The Great Lifestyle Business Debate

lifestyle-businessIn a tribe, not everyone can be a chief. In a big corporation not everyone can be a manager. And in business it is not possible for every entrepreneur to become a millionaire. And not everyone with their own business wants to be the next Richard Branson or Anita Roddick. For many they just want to earn a decent income, on their own terms. However more and more I am seeing this ‘working to live’ philosophy referred to condescendingly as a ‘lifestyle’ business. And quite frankly it’s getting on my nerves.

It particularly riles me when this ‘lifestyle’ label is given to a mum, who is running a business selling a product or service. Just because she is happy at a modest level of income doesn’t mean she isn’t running a ‘proper’ business. Quite simply, no-one else has the right to judge. Not all self-employed men want to be the next Duncan Bannatyne either – there are millions of self-employed men who work to put food on the table and not to change the world. I don’t see people criticising them for their lack of ambition?

Mums may start a home business for all sorts of reasons – so they can spend more time with their children, to avoid paying expensive childcare, because they can’t drive, to make sure they are always around for the school run and important occasions at school, because they have elderly relatives or sick children to care for, or simply as a lifestyle choice. They are no less committed or driven than their more ambitious peers.

Businesses exist on so many levels and turnover is not the be all and end all.  It is widely accepted that most businesses won’t see a profit in the first 1-2 years of trading, particularly when bringing a product to market. This is not to say though, that when they hit years 3, 4 or 5 that their income won’t soar! Which is why awards like the MumpreneurUK Awards and the mumandworking awards, which reward great ideas, personal achievement and growth, are so refreshing and provide such a boost to the confidence and commitment of businessmums at all levels.

What are your views on ‘lifestyle’ businesses? Do you work to live or live to work? Leave a comment and join the debate.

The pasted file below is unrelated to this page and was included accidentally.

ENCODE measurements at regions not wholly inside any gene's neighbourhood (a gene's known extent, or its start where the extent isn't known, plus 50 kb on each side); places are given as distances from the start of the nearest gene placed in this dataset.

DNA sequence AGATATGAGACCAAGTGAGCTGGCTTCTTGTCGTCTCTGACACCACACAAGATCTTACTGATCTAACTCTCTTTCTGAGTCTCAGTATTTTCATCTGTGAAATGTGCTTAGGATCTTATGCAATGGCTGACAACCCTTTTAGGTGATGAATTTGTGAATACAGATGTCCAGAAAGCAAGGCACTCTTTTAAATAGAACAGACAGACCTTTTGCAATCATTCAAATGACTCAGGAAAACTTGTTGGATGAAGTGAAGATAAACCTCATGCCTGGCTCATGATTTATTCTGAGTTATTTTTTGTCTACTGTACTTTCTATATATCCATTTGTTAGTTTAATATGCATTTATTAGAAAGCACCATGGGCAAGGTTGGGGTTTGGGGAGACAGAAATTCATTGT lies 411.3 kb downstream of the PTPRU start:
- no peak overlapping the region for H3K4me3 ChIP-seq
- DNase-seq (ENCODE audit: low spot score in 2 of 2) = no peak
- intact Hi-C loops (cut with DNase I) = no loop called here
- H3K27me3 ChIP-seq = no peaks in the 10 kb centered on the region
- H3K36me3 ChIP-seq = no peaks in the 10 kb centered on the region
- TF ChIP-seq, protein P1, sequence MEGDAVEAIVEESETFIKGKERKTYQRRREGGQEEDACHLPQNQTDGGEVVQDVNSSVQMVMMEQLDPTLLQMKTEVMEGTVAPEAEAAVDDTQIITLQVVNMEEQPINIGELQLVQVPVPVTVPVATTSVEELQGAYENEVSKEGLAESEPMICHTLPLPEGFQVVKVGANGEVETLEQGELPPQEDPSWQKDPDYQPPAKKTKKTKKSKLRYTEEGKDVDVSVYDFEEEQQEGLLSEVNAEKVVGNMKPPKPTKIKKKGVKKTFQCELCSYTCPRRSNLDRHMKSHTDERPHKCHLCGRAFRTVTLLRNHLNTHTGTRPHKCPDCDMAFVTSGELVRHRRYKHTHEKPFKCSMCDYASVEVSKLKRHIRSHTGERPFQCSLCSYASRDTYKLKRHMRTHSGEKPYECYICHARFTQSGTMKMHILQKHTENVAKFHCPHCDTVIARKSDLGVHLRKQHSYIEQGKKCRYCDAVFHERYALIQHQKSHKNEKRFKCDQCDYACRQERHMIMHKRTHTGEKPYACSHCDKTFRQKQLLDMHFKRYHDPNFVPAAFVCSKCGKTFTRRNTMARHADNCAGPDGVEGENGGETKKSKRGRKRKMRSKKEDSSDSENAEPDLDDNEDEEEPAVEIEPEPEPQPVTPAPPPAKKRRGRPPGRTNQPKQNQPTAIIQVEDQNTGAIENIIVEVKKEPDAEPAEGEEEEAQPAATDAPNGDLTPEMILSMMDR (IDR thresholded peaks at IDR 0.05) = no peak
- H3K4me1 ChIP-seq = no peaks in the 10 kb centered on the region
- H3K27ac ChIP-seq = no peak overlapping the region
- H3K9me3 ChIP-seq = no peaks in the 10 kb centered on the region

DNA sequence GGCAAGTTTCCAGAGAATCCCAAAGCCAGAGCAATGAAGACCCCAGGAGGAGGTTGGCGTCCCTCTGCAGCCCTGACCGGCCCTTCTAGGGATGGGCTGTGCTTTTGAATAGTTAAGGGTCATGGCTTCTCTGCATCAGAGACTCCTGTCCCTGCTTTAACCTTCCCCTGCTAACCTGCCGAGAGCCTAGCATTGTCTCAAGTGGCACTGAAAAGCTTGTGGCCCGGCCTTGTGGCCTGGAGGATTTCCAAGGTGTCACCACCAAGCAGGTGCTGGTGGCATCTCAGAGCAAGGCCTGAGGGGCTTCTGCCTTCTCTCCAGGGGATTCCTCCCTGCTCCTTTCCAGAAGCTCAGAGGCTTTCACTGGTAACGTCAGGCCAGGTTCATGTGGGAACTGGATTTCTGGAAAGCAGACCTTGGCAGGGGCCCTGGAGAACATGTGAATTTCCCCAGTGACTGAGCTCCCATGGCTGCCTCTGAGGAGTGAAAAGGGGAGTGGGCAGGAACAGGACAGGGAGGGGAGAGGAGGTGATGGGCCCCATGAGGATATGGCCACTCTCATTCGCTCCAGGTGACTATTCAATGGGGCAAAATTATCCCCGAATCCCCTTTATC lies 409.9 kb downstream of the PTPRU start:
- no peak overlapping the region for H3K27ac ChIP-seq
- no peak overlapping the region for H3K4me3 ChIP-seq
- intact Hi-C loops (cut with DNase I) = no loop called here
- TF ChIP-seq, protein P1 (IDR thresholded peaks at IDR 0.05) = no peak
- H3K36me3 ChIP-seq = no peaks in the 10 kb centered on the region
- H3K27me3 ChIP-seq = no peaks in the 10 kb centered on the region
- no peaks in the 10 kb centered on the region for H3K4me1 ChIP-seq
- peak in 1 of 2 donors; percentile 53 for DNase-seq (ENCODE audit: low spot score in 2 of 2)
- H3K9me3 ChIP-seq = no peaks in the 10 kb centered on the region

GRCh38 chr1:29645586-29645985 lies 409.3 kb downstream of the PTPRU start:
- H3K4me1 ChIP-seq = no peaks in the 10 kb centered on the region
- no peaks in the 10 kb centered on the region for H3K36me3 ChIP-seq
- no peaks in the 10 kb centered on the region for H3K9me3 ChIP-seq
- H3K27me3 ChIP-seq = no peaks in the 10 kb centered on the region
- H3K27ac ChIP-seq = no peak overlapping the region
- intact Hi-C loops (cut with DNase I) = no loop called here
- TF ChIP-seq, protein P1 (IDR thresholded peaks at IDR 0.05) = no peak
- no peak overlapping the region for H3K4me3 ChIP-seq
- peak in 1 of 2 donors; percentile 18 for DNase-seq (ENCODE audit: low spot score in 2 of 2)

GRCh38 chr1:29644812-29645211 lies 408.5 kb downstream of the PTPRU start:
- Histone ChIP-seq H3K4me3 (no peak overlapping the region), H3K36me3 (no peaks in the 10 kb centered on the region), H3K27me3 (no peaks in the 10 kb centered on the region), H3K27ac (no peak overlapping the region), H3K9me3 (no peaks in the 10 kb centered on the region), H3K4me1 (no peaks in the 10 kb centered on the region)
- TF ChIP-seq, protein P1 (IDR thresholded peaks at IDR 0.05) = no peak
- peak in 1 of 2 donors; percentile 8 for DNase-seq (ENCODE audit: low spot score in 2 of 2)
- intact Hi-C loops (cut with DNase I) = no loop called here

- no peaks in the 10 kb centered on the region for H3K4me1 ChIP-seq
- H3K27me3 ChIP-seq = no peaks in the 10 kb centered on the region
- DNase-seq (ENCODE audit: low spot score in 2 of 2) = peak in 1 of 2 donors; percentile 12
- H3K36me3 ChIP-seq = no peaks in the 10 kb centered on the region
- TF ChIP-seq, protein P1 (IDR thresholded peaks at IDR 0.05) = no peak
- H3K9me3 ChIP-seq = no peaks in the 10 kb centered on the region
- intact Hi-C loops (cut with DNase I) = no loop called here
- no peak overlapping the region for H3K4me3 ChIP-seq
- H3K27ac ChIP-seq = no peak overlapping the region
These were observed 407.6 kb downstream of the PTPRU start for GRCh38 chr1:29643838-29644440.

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This Post Has 4 Comments

  1. Eilidh Milnes says:

    Started my first home-based business in 1992 and never considered myself – what it the odd term – a mumpreneur – don’t think I have ever typed this word before.
    It’s as much how you see yourself and how others see you. Our home hosts multiple income streams and has benefited from many extensions and developments as a result. What a bonus!
    Focus on your clients and your services and don’t get hung up on the terminology, although I doubt mumpreneur has ever been used to describe me; yet I do fit in with the definition.
    Interestingly, our son started his business from home at the age of 17 and has gone on to earn a 6-figure income. He has a job which he runs alongside his own company.
    What term should we apply to him – a son-preneur :)
    Ever Positive,
    Eilidh

  2. Erica says:

    Work to live! To be honest I don’t care what they call it, it works and that’s all that matters to me. Someone called my business a ‘lifestyle’ business last week and I was fine about it, it supports my lifestyle without taking over my life. Sounds ok to me :)

  3. Susie says:

    I have always worked to live. In my last job before having children, nearly everyone in my office lived to work. They arrived at 8am & often didn’t leave until gone 8pm. I was often made to feel guilty, starting at 8.30 and going home by 6pm to spend time with my husband & enjoying my life. I never worked at the weekend. Now I have far more passion for my job than I did then, but I still want to work to live. My business gives me the opportunity to be someone other than “Amy & Adam’s mum” or “Ryan’s wife”, whilst still relishing those roles and having plenty of time for them.

  4. Helen says:

    I’m with Erica, if I can find a way of earning an income, doing interesting work, spending time with my children and not spending everything I earn on crazy childcare fees then it’s fine by me. I’m not sure any of us define ourselves as mumpreneurs or wake up one day thinking ‘OK, today I’m starting a lifestyle business’. I think these names are useful because they give journalists and PRs something to talk about, bloggers something to debate and people with websites a keyword to be Googled by. That’s (almost) all good because it raises the profile of all of us juggling business and family.

    My only real concern is the flip side of the argument “we can’t all be Richard Branson, nor would we want to be”. Of course that’s true, but I wonder how many people (women in particular) aren’t earning what they should. Hardly any of us were taught entrepreneurship in school, there’s a lot to learn and many of us have issues with self-confidence and money.

    I believe you can earn what you’re worth AND still have time to spend with your family. But I wonder if deep down many of us are telling ourselves ‘it’s OK if I don’t earn much, after all, I’m not Richard Branson and my family comes first’. Could that be why so many women go back to employment once their children are older instead of carrying on in self employment?

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